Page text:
On Dec 28, 2006, bluespiral from (Zone 7a) wrote:

This is one of my favorite plants - hybridzers haven't yet succeeded in making it look like anything but itself, and it acts like being in my garden is total nirvana :)

About transplanting - I have discovered that if you transplant it when it's dormant (when either the leaves and stalks have died back in autumn or not yet appeared in spring), it does not notice it is being transplanted.

Hollyhocks are the same way for us. Roots of either one that were tossed into the compost pile the previous fall will be happy to be planted again in the spring. A new neighbor was once beginning his garden one spring while I was rooting about in the compost pile and found very nice platycodon and hollyhock roots. They were tossed over the hedge and planted and did fine.


On Aug 27, 2006, janetcc from Orland Park, IL wrote:

spread seed mixture from Park Seeds late, July 11, because we were waiting for a utility to bury a line in that part of the garden. Only 3 took, but boy did they take! 2+ feet tall and blooming like crazy. Supposed to be doubles but only single blooms, but gorgeous anyway! Zone 5, Cassopolis MI.


On Aug 22, 2006, wendypincham from Cleveland, OH wrote:

Beautiful balloon flower growing in Cleveland, Ohio.


On Jul 12, 2005, fluffygrue from Manchester,
United Kingdom (Zone 8a) wrote:

Very easy and undemanding - nothing seems to eat it and it doesn't demand water or food. I've had mine in a container for a few years and it's a reliable and pretty plant.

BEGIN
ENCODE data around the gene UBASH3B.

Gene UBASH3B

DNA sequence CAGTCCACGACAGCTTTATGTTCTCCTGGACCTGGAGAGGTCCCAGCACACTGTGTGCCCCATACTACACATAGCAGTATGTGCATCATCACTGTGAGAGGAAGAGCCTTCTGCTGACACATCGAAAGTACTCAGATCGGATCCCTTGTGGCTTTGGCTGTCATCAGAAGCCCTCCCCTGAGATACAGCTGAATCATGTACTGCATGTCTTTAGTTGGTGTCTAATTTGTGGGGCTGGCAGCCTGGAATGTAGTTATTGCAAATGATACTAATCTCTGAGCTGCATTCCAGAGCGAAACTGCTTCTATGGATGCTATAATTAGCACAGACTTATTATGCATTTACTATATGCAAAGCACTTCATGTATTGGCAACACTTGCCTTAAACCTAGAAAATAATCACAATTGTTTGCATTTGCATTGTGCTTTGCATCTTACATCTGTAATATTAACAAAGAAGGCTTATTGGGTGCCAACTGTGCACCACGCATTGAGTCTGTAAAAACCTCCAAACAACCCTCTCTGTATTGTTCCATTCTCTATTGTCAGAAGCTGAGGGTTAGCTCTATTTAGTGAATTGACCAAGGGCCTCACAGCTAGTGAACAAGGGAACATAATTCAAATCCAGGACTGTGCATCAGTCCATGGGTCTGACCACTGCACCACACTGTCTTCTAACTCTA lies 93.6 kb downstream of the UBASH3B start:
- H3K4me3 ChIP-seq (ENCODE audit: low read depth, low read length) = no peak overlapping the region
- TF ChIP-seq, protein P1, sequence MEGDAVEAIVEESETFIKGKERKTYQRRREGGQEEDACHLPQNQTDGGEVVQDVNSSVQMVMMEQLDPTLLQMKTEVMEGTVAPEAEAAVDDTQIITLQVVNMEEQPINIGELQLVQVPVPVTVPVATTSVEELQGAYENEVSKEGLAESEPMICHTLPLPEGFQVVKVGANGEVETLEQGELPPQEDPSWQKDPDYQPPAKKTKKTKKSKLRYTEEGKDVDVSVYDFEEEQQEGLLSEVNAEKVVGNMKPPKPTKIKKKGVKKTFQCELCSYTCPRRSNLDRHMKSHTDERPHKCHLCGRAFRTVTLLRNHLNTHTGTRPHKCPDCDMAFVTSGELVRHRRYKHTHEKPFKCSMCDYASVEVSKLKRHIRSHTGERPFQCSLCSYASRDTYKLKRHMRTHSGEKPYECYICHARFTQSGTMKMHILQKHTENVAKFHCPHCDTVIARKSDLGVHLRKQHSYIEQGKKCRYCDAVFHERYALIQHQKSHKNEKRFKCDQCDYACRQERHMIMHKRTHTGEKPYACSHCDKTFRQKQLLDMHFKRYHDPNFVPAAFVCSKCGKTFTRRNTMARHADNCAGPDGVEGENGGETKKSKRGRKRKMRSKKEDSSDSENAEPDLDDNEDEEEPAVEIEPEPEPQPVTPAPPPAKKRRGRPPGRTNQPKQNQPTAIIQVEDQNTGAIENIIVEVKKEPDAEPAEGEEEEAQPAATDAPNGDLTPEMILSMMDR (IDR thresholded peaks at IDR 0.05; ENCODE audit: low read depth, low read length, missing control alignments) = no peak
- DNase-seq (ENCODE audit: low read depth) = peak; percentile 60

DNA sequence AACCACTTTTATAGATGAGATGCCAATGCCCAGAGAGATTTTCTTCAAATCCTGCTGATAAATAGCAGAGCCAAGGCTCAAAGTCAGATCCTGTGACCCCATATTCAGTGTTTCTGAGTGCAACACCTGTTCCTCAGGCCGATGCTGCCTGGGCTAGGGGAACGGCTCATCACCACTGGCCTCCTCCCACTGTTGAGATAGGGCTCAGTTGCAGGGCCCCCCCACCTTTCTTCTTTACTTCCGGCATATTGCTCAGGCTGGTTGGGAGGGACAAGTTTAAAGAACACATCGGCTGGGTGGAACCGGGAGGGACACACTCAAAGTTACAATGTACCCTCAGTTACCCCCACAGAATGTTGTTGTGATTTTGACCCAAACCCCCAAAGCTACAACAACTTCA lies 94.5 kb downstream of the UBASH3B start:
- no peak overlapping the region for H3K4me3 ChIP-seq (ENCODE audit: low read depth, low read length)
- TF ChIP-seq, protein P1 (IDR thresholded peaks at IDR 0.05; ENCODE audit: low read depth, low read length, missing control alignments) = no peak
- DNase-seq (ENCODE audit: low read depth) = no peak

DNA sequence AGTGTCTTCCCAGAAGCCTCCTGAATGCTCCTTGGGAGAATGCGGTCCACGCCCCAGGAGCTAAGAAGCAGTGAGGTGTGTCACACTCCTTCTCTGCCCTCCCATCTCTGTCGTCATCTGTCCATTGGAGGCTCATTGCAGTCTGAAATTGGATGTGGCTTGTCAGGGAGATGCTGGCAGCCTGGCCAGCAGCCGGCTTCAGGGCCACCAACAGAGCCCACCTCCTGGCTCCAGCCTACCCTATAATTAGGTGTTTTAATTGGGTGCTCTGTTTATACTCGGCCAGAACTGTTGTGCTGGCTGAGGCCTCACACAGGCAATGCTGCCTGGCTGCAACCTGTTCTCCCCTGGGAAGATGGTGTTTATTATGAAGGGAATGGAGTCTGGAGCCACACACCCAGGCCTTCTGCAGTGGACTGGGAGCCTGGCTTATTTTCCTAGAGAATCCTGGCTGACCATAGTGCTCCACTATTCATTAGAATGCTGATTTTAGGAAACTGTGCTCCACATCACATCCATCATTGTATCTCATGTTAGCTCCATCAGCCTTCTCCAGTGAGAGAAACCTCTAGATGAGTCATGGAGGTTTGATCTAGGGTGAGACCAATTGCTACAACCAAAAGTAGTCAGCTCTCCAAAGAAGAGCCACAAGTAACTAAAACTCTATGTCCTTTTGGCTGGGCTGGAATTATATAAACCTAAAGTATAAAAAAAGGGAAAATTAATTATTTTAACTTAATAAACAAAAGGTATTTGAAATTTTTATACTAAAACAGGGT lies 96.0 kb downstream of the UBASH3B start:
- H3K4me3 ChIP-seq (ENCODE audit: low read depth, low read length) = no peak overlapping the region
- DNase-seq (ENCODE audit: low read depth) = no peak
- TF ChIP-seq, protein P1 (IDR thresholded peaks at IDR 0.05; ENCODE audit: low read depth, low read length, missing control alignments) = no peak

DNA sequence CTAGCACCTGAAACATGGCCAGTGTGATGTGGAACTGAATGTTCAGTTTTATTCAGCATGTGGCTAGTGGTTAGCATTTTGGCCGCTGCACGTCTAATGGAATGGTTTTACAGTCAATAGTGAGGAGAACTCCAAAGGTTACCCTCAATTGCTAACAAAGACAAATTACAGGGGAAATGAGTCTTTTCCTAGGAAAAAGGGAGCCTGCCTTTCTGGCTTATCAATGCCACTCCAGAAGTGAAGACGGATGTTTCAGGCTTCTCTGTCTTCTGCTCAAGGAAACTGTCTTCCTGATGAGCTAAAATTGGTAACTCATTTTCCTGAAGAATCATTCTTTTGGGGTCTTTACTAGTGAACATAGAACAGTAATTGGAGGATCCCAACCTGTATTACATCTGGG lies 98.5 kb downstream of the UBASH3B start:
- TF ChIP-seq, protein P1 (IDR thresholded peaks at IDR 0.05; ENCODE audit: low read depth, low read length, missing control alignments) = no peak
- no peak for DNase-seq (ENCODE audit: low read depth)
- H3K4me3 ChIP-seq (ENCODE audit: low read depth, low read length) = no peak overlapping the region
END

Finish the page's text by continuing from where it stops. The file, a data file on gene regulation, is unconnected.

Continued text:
On Mar 15, 2005, Leehallfae from Seattle, WA wrote:

I planted seeds, in late February, which are already sprouting, in zone 8b.

Also, planted bare roots, about two weeks ago.


On Oct 12, 2004, MN_Darren from Saint Paul, MN wrote:

The bluish purple variety has been a stalwart denizen of our garden for ten years--through some of the nastiest Minnesota winters on record. I don't mulch it, and have never consciously fertilized it. I do deadhead it with monk-like fervor to prevent it from reseeding. By keeping up with the deadheading, I can keep it blooming all the way to the beginning of October! The fact that its roots are fragile is a hidden blessing given that they will reseed like mad if you let them. Unwanted plants can be easily dispatched by breaking the root! Unfortunately, that means that you can't give them as gifts except by seed.


On Oct 1, 2004, NatureWalker from New York & Terrell, TX (Zone 8b) wrote:

Known in Chinese medicine as Jie-Geng, these mid-to-late summer, vibrant, star-shaped, blue-violet blooms have traditionally been used to treat sore throats, coughs, bronchitis, chest pain, and tonsillitis. Easy to grow and care for. Zones 3-9. 1-3 ft. Hardy Perennial.
Jie-Geng, Balloon Flower Info:

A hardy perennial featuring star-like, blue-violet flowers. Plants will bloom all summer long. Jie-Geng is a very beautiful vining plant whose edible root has been used in Korean cuisine and to treat ailments of the lung including bronchitis, laryngitis, pleurisy, chest pain and tonsillitis.

Growing Info: Jie-Geng does well when started inside or in a greenhouse before planting outside. Will grow to about 1 to 3 feet tall in average garden soil wit... read more


On Jul 15, 2004, OMC from Dothan, AL wrote: